Fifty-six years after a US hydrogen bomb blast exposed Pacific islanders on Rongelap Atoll to radioactive fallout and forced them from their homes, the United States has given them an ultimatum to return.
Washington wants the roughly 400 islanders living in a "temporary" community on Kwajalein Atoll, also part of the Marshall Islands, to return by October 2011 and has threatened otherwise to cut off their funding.
But as much as they want to go back to their necklace of coral islands in the Western Pacific, the Rongelap people say the risk of radiation poisoning means it is not yet safe to do so.
"I don't want to return to Rongelap," says Lemeyo Abon, the 70-year-old president of the nuclear survivors group.
"I am afraid. If we go back it will be our death. Is it the United States' intention to eliminate us?"
Abon heads Erub, an acronym for the four nuclear test-affected islands Enewetak, Rongelap, Utrik and Bikini, and in Marshallese, the word "erub" means damaged or broken.
On March 1 each year, the Marshall Islands mark Nuclear Victims Day, a national holiday on the anniversary of the 1954 Bravo hydrogen bomb test.
When the 15-megaton Bravo was detonated at Bikini Atoll there was no warning for the people on Rongelap and other islands downwind of the blast.
A snowstorm of radioactivity exposed the unsuspecting islanders to a near lethal dose of radiation, causing vomiting, skin burns and their hair to fall out -- classic symptoms of high-level radiation exposure.
The majority of islanders have had thyroid tumors and cancers and many of their children were stillborn or with defects and other health problems.
They were evacuated 48 hours after the Bravo test but returned three years later and remained at Rongelap until 1985, when they evacuated the atoll.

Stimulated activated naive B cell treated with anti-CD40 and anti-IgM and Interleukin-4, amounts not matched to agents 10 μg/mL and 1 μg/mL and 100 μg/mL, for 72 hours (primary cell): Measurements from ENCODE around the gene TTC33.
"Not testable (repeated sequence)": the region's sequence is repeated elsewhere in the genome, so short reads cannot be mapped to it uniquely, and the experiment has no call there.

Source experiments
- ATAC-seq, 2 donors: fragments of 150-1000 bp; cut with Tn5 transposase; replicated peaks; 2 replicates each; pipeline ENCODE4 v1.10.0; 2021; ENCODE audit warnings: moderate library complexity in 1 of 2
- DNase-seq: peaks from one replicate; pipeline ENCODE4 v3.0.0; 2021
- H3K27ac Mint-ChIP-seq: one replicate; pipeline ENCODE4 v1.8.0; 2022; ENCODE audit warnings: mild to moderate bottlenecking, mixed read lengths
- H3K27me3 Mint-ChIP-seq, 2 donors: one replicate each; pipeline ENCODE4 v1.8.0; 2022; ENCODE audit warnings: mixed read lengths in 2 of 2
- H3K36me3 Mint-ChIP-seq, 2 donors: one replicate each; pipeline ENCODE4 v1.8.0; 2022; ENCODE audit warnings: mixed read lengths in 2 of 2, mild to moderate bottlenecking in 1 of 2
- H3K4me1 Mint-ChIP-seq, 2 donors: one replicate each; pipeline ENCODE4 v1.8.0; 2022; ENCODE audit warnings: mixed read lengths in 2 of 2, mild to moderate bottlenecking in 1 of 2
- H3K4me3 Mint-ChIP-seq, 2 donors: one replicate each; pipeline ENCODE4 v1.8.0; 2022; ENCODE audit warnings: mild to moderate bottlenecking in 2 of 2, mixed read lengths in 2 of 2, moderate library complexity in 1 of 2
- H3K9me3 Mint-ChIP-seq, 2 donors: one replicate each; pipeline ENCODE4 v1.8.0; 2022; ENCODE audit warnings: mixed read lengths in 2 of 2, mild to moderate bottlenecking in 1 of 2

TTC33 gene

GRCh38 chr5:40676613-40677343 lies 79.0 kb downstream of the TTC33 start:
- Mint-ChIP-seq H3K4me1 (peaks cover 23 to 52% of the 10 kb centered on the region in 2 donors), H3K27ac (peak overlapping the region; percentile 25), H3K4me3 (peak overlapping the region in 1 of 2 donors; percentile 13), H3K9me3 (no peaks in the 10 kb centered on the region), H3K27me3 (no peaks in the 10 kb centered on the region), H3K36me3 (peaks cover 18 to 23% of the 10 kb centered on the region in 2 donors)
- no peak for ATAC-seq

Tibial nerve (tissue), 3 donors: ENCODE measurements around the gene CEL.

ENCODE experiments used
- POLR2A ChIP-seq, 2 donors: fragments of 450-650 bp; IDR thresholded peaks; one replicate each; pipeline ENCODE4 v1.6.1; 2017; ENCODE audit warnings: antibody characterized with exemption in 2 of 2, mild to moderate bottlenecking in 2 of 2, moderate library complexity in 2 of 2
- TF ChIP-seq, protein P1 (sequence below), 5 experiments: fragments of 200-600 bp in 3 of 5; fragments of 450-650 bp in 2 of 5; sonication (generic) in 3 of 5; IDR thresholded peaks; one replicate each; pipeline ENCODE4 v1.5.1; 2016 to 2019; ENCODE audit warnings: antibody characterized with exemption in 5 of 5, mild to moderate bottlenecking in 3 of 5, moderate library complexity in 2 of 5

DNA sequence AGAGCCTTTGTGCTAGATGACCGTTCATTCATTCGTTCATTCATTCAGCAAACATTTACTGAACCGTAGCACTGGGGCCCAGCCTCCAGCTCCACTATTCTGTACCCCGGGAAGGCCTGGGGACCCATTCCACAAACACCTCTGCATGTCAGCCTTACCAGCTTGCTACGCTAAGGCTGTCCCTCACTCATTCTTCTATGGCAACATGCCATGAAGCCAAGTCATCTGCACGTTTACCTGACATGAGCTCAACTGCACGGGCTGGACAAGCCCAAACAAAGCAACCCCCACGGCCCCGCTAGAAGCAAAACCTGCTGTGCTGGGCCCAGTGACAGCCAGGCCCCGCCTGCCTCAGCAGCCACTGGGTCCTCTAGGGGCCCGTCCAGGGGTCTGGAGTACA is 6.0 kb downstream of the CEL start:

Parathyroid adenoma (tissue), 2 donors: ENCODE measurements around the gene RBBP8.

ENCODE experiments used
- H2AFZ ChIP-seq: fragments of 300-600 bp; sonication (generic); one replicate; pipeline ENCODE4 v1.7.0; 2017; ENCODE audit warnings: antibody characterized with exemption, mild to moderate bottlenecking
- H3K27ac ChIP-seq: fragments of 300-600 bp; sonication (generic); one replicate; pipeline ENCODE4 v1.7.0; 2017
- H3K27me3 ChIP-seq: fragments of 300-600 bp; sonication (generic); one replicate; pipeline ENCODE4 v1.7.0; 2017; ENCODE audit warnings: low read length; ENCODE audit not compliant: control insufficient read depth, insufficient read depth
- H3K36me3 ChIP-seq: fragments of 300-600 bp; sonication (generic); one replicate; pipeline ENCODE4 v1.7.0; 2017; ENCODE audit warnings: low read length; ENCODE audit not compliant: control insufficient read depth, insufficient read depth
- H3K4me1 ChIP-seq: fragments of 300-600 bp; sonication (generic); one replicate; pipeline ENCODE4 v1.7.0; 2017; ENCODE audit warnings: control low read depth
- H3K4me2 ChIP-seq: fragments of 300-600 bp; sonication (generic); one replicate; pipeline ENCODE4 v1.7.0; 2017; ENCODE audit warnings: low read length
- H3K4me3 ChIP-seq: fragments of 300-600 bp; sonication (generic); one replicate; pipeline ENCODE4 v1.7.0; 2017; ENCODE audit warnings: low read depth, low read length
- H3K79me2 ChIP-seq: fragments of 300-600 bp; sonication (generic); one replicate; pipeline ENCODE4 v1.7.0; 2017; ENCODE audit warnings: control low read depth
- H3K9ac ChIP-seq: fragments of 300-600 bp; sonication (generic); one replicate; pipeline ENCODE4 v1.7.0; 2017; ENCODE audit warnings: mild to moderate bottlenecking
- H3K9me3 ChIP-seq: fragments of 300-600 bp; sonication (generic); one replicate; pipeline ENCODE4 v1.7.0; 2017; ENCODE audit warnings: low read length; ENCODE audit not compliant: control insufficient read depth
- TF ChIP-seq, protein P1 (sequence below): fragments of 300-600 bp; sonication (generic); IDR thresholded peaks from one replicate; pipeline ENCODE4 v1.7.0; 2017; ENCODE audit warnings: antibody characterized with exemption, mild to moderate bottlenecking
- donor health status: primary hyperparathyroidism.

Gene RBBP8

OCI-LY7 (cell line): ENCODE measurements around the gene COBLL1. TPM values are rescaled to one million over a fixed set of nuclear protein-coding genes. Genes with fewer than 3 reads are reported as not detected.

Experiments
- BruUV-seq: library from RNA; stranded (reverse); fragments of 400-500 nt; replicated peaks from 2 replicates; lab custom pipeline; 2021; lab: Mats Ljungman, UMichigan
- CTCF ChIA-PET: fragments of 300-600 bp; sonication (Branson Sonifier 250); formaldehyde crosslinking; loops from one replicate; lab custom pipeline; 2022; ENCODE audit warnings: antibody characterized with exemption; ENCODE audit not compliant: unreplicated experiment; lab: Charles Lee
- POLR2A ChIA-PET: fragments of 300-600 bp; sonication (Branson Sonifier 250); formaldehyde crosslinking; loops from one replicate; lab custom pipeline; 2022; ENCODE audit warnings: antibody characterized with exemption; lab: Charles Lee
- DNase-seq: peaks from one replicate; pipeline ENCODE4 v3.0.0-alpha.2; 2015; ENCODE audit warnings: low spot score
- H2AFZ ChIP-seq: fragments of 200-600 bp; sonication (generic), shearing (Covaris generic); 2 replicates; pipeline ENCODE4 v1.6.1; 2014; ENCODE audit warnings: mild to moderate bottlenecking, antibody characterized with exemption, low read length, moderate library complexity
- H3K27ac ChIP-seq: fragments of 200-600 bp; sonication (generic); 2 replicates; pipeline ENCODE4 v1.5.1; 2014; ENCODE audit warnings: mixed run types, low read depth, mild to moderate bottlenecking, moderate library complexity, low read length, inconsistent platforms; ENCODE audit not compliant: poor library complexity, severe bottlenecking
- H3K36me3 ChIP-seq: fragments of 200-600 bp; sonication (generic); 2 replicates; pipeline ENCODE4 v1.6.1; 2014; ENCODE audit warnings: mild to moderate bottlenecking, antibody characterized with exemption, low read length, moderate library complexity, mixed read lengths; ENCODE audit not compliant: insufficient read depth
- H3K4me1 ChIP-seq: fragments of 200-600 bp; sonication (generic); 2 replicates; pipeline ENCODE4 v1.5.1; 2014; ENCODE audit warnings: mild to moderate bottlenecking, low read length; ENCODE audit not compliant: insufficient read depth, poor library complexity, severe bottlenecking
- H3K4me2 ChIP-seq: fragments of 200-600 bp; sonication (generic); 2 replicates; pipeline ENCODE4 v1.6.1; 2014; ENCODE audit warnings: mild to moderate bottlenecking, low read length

Now, they are being told by the United States to go home for good.
Over the past 10 years, Washington has paid 45 million dollars to build a power plant on Rongelap, install water desalination equipment, pave roads and build nine of a planned 50 homes for resettlement.
On the advice of US government scientists, land where community facilities and houses are located has had the top 40 centimetres (16 inches) of soil scraped off and replaced by crushed coral.
Agricultural land has been doused with potassium fertilizer to prevent the roots of food crops drawing up radioactive cesium-137.
These measures would mean the radiation dose at Rongelap "would be less than the usual background dose in the United States and Europe," said Terry Hamilton of the California-based Lawrence Livermore National Laboratory.
With millions of dollars invested in the clean up, US congressional leaders want to see Rongelap resettled and the temporary settlement on Kwajalein Atoll, around 250 kilometres (150 miles) to the south, closed.
Patricia Worthington, who heads the US Department of Energy's health and safety office in Washington, says the department wants to set up a safety monitoring programme in partnership with the local Rongelap government.
But US assurances are questioned by the Rongelap islanders.
"It is very hard for me to trust and believe any word that is said by Americans after what the United States and the Department of Energy has done to us," says Abon. "What they did to us is criminal."
Rongelap mayor James Matayoshi, whose mother was on Rongelap during the Bravo fallout, questions the resettlement timeframe.
A successful resettlement required further US commitments to provide safeguards and assurances, and Rongelap people's acceptance of these assurances, he said.
Several of the 60 small islands in Rongelap Atoll were previously used for food production, but the nuclear clean-up has focused only on the main island.
Abon argues that because only a small area has been cleansed, resettlement is impossible as the population has grown significantly and they will need more islands than before to live on.
The availability of imported food was also a concern for the remote area, which receives visits from government ships once every three or four months.
If a supply ship is delayed the islanders "will be forced to eat off the land", says Abon.
"The poison is there even if you can't taste, smell or see it."